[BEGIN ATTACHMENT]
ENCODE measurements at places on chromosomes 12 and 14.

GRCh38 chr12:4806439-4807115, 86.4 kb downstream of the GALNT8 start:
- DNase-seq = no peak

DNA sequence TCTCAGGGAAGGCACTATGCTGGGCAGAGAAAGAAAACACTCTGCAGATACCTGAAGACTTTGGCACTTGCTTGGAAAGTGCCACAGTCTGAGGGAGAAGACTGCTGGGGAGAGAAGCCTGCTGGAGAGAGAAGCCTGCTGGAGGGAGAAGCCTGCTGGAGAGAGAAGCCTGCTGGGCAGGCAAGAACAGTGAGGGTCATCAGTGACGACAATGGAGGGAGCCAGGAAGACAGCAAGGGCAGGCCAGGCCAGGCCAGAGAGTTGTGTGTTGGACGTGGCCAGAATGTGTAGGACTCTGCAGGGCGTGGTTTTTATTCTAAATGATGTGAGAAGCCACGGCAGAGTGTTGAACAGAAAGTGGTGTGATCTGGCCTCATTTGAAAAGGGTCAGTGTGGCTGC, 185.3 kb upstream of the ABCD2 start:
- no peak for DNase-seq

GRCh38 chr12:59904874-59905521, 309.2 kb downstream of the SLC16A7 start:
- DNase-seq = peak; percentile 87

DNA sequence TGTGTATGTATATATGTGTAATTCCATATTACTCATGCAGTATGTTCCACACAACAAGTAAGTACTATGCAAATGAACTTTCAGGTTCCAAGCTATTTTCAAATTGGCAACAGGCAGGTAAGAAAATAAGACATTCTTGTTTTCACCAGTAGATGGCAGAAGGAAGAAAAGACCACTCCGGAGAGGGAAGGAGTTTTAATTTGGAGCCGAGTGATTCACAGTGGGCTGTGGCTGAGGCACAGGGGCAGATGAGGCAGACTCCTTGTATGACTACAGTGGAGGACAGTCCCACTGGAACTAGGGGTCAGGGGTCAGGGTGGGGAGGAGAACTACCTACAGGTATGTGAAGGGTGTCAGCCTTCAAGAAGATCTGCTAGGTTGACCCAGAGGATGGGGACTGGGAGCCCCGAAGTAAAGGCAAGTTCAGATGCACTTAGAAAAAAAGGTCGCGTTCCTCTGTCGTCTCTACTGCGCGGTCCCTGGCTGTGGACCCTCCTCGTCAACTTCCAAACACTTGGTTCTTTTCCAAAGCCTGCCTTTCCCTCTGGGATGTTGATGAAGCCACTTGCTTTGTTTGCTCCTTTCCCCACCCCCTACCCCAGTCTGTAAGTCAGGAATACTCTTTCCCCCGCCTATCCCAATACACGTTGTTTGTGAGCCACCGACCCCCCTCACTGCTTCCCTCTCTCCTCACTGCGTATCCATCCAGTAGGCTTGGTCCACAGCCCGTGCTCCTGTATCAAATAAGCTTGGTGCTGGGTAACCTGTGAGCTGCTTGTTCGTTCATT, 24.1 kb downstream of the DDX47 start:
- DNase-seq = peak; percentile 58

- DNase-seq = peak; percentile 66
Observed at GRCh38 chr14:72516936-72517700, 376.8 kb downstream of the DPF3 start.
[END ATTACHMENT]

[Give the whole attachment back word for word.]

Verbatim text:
ENCODE measurements at places on chromosomes 12 and 14.

GRCh38 chr12:4806439-4807115, 86.4 kb downstream of the GALNT8 start:
- DNase-seq = no peak

DNA sequence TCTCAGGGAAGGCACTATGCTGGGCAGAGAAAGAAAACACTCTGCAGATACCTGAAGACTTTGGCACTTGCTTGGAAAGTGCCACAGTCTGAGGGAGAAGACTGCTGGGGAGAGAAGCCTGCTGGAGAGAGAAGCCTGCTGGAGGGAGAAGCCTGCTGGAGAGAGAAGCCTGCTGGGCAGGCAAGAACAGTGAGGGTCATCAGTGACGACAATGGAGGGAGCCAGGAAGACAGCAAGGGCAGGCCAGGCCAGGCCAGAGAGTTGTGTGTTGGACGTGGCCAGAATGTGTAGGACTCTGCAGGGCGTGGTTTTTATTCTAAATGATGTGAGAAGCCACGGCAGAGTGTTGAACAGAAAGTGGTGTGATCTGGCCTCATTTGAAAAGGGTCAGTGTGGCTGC, 185.3 kb upstream of the ABCD2 start:
- no peak for DNase-seq

GRCh38 chr12:59904874-59905521, 309.2 kb downstream of the SLC16A7 start:
- DNase-seq = peak; percentile 87

DNA sequence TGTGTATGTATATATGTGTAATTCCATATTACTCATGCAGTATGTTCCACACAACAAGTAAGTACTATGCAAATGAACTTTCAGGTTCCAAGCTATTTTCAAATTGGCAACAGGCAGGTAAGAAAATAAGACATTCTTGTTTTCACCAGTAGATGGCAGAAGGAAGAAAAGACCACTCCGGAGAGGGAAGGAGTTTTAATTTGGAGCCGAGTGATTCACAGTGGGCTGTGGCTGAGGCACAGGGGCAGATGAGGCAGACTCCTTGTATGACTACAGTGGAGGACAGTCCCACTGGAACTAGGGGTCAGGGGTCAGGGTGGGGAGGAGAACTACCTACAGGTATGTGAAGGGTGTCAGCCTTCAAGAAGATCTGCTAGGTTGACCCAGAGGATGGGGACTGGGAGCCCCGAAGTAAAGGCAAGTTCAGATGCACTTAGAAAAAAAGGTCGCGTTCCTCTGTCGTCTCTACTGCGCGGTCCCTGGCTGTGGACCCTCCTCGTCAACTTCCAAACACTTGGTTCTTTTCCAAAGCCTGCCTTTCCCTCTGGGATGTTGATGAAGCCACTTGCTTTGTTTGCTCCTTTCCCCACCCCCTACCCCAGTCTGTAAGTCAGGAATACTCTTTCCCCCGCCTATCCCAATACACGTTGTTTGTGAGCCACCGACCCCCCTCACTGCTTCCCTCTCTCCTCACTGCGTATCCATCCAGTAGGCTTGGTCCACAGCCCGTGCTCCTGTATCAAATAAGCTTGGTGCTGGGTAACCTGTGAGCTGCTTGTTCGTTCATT, 24.1 kb downstream of the DDX47 start:
- DNase-seq = peak; percentile 58

- DNase-seq = peak; percentile 66
Observed at GRCh38 chr14:72516936-72517700, 376.8 kb downstream of the DPF3 start.